Cicero, a working-class Chicago suburb of narrow streets and small brick bungalows, has the feel of a town stuck in the 1950s, which is not entirely unintentional. Indeed, Betty Loren-Maltese, the town's president since 1993, said recently, "I want things how they used to be." Cicero, which was until this past decade an enclave for Lithuanians, Italians, and Czechs, has for a long time lived in a kind of bubble, wary of outsiders, protective of what it has—or, more precisely, what it had.
Most associate the town with Al Capone, who ran his operations from here and who in 1924 commandeered the local election with a brutal show of force. It's an association that irritates townspeople, especially because it's always the first thing the media have to say about the place (this dispatch further proving that dictum). In 1952 Cicero considered changing its name, because, according to the town's lawyer, "People everywhere think we're just a bunch of hoods. A kid from Cicero can't get into a college fraternity." As recently as 1993 the town, still hoping to divert reporters from the Capone link, raised banners calling itself the "Original birthplace of Ernest Hemingway." (Hemingway actually hailed from nearby Oak Park—which in 1899 was technically a part of Cicero.) Defensiveness about Capone is understandable, and yet over the years town leaders have retained connections to the mob—or at least to what's left of it. Betty Loren-Maltese was married to a bookmaker for the syndicate. Her husband, Frank Maltese, who was also the town assessor, died before he could be sent to prison. So the anti-Capone sentiment seems misplaced, not least because the other reason for Cicero's notoriety is, by most measures, even more embarrassing.
Cicero long had a policy of no blacks allowed, as strongly adhered to as anything in the Jim Crow South. For years the town was among the most adept in the nation at keeping out African-Americans. Old-time Lithuanians and Italians I've spoken with have told me that when they were kids, if a black person passed through town they'd run him out, at the behest of the police. In 1951 the governor of Illinois had to call in the National Guard when a mob threw rocks and chunks of metal into the second-floor apartment of a black bus driver and his family, who had just moved in. With town cops looking on, the mob eventually stormed the apartment and pushed the family's piano through a brick wall. In 1967 Martin Luther King Jr., who was leading his open-housing campaign in Chicago, rescinded his threat to march in Cicero after county officials told him they couldn't guarantee his safety there. King referred to the town as the Selma of the North.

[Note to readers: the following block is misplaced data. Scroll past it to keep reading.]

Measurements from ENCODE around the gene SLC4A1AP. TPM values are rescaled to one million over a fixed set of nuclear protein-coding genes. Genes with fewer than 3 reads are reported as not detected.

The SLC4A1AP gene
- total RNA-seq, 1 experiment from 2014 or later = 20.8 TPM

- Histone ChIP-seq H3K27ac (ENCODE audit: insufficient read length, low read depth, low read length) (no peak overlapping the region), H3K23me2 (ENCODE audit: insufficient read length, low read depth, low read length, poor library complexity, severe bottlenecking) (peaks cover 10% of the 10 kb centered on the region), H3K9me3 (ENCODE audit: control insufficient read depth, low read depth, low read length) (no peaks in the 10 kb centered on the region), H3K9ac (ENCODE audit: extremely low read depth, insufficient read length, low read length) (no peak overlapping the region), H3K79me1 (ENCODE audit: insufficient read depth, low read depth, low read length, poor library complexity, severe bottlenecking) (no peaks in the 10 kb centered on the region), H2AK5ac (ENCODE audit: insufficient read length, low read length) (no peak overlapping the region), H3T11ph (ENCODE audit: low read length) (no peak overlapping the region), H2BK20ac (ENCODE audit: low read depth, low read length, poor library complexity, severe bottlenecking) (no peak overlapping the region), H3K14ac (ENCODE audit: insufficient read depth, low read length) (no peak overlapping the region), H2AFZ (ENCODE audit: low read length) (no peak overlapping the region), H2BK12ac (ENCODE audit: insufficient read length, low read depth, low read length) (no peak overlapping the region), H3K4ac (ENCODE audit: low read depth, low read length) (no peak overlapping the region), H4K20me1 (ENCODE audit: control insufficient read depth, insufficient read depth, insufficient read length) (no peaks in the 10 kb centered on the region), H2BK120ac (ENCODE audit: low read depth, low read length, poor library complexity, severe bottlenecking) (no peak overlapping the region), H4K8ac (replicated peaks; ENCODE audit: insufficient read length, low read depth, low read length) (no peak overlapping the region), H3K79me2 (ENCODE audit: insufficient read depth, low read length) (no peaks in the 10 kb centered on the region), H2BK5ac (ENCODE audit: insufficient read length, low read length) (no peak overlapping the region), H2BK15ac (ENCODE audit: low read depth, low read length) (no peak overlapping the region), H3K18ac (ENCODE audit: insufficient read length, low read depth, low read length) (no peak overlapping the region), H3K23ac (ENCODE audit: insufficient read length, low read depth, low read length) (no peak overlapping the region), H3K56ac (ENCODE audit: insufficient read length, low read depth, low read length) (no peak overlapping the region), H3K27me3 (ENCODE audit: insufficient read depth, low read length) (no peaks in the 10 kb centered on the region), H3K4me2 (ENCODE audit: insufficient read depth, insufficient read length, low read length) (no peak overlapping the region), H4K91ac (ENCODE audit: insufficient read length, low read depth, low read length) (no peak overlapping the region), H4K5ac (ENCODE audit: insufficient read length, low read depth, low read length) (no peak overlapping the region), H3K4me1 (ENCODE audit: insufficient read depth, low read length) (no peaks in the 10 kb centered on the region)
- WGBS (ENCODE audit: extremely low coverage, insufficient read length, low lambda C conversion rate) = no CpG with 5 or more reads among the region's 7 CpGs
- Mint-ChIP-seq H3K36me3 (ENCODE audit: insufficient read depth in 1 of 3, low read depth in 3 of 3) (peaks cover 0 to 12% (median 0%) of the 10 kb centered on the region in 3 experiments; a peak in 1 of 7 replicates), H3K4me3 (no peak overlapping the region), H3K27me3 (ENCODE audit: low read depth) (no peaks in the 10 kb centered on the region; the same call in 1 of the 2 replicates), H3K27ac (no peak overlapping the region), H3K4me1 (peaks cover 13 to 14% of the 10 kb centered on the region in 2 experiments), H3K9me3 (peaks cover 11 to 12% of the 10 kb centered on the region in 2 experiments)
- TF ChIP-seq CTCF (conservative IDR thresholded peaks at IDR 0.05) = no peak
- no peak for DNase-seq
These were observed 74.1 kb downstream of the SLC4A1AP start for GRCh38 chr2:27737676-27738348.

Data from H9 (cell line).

With this dark history in mind I sat in on a recent civil trial that pitted a former police chief, David Niebur, and his deputy, Phillip Bue, against the town and its president. Despite its rather narrow legal implications (Niebur and Bue argued that they'd been wrongfully fired), this case offers an unusually intimate window onto this infamous community as its old guard struggles to preserve its way of life and to keep outsiders at bay.
Loren-Maltese personifies Cicero. She affects a look that harks back to the 1950s, making her perhaps the most easily recognizable politician in the state. A full-figured woman, she wears her black hair in a pompadour and applies thick black mascara and lengthy eyelashes. She is highly quotable (when she agrees to talk to the press), and also highly combustible—which is why her handlers often keep her away from reporters. A local columnist once wrote, "She's a headline." Loren-Maltese named the town's public-safety building after her late husband, a convicted felon. When the Ku Klux Klan announced plans to march through town, she raised $10,000 to pay them to cancel the rally. (She also offered to have town employees distribute Klan literature.) She responded to street gangs in Cicero with heavy-handed—illegal, according to the American Civil Liberties Union—tactics, which included impounding the cars of suspected gang members. Although Loren-Maltese is often a source of amusement for outsiders, her political skills shouldn't be underestimated. Over the past decade Cicero's ethnic character has changed dramatically. Hispanics moved in, slowly at first, and then in large numbers; according to a recent census, the town is now three-quarters Latino. ("Well, they're not black," one resident told me, explaining the lack of resistance to Hispanics.) And although this might suggest that Loren-Maltese's political base has eroded, she has been re-elected twice, most recently last April, when she defeated a Hispanic opponent by a two-to-one margin. She has included Hispanics in her administration, but her shrewdest move—or so it seemed at the time—was to hire an out-of-towner to reform the police department, which many Hispanics felt treated them unfairly.